Character Development Cheat

28 Feb

When I started blogging, I would write posts on writer’s block, provide handy little tips on overcoming it to get you going. I even provided one during the early days of a cuppa.

Wow, so many people have so many ideas on what will work, but it really is each to their own. A bit of assistance along the way however can be helpful.

When I was writing this post, I got thinking that some may be a little alarmed that I had started with something so real for my characters and developed it. am I wrong to do this? Absolutely not.

We all, whether we like to admit it or not steal from those we know. A flick of the hair, a particular phrase, if it catches our imagination, into the pot it goes. some of us eavesdrop on the bus, some seem to be watching the world go by whilst in reality are mentally noting the small childs limp, the too tight jeans…

Some call it people watching, some make up a whole world for the people around them, creating each persons story. It’s not just writers, the teenage girl may note her peers latest outfit to recreate it, whilst the small boy dreams of the day he will be allowed to ride his bike to the shop alone.

I remember a task that we were set during a children’s writing session in university. it was simple, describe someone you know from the ground up. Have you ever tried this? It is simply the most intriguing exercise you can do.

I was unsure at first. How can describing someone in this way be beneficial? I opted to describe someone who I spend a lot of time with, not sure what I would end up with. I began with the shoes, tatty, too tight laces and faded. By the time I had reached the knees, I was no longer describing the person I began with. My imagination had started working without purpose, I didn’t know what I wanted to end with, I just started adding little details, simple rips and repairs…

I was left with a slightly eccentric, tramp like character that just begged for more questions to be asked. Why were the clothes tatty? Who was his family? Did he even have one? Was this a lifestyle choice? Was there a significant event in his past? Yes I knew the answers to these questions for the original person, but those answers no longer fitted what I had on the page. In short, I had a whole new character that just needed the story completing around him.

How do you develop your characters? Where do you start? Have any of your characters ever been identified by close friends and family?

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7 Responses to “Character Development Cheat”

  1. Rhys C. Ethan February 29, 2012 at 1:34 am #

    So far I’ve outlined characters on a very basic level and then start writing and see where it takes me naturally for the character, how he speaks, what sort of person he is and etc, and keep writing and after a few chapter I’ve got a new character so when I rewrite I know my character better and how they respond to the situations they are going to face.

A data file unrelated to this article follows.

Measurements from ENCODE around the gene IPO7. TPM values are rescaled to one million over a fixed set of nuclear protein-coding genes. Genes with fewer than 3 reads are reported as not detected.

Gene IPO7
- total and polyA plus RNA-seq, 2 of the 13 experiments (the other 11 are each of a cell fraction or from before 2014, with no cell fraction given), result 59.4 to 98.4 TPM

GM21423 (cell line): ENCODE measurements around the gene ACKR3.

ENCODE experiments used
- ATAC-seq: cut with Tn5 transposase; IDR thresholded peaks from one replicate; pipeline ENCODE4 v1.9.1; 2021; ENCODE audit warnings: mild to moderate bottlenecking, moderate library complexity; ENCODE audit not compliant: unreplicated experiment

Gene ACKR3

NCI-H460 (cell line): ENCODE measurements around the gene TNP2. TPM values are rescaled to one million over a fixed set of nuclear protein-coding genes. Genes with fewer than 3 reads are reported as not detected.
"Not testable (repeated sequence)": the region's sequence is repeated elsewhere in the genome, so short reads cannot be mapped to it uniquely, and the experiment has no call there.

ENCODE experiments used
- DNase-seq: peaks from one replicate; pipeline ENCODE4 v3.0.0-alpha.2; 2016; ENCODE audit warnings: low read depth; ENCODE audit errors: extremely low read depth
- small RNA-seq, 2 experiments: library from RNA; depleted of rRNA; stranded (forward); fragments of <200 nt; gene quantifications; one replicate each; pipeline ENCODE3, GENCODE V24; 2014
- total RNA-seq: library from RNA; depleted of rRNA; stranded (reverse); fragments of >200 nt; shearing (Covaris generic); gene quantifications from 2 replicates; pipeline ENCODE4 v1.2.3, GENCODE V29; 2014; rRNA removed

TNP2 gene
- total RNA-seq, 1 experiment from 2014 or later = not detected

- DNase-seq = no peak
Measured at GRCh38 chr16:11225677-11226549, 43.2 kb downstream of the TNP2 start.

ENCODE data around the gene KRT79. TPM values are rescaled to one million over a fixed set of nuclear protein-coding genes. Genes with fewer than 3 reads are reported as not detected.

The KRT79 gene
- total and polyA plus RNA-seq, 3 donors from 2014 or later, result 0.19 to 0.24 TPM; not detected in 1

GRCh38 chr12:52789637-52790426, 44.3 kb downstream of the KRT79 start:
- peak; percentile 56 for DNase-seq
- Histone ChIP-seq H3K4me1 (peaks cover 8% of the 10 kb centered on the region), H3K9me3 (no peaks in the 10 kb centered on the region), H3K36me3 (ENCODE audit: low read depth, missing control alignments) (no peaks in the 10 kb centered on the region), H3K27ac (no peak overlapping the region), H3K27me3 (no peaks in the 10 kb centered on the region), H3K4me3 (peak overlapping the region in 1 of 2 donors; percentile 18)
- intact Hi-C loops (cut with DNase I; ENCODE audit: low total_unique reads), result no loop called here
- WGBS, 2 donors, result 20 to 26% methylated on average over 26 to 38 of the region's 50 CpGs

• Ellie March 2, 2012 at 7:18 pm #

      I think Rhys that is one of the best ways to be if you have the story already in your head. I am not sure this cheat would work if you had the story, or at least it wouldnt for me. I would be constantly filling in details to make them what i want, rather than letting them naturally develop.

  2. Charles Byers February 28, 2012 at 9:11 pm #

    I like that “from the ground up” exercise. When I write, I’ll usually keep a page of short, disconnected notes or lists about a character—’leaves things under the car seat’; ‘doesn’t have a pen’; ‘lost weight since buying these jeans’, etc. I find I’m choosy with the character information I actually include in a story (the details we fill in ourselves, I think, are the ones that bring us closest to the character,) but I’ll be conscious of tons of detail about him or her while I’m writing.

    • Ellie March 2, 2012 at 7:15 pm #

      Wow I dont think i have ever gone as far as to say a character has lost weight since buying jeans – although I did have a character that I decided was practically addicted to cheese, his choice of the day would depend on his mood. That was quite a fun exercise working out how that would come across on the page without actually saying it – would the reader even get it?

      Holding information back about the character keeps them your own, I like knowing that one of mine has a mole on the underside of the arm but we dont tell anyone, we just never see them in short sleeves!

  3. Skyler :) February 28, 2012 at 9:09 pm #

    Just to start off, I’m not stalking your blog! Lol. I feel like I comment on every post! But anyways, to make my characters I draw on the people around me. I’ll take my friends and think to myself “What would happen if we all took different life paths and ended up in places completely different than what we had originally intended? What would happen if we became totally different people, but still kept a small piece of who we are?” Then I take those questions and decide just how much of the people around me I want to use as main inspiration. After that I develope entire characters around the small details I decide to use. Does that make sense??? 🙂

    • Ellie March 2, 2012 at 7:09 pm #

      Absolutely! the problem you get is when you run out people to use ha!

Trackbacks/Pingbacks

  1. The Write Shadow’s Blog Carnival – February 27th, 2012 | The Write Shadow - March 9, 2012

    […] Ransley talked about something I think we can all relate to in, “Character Development Cheat.”  While you’re there, you might also enjoy checking out her “No Way Out” […]

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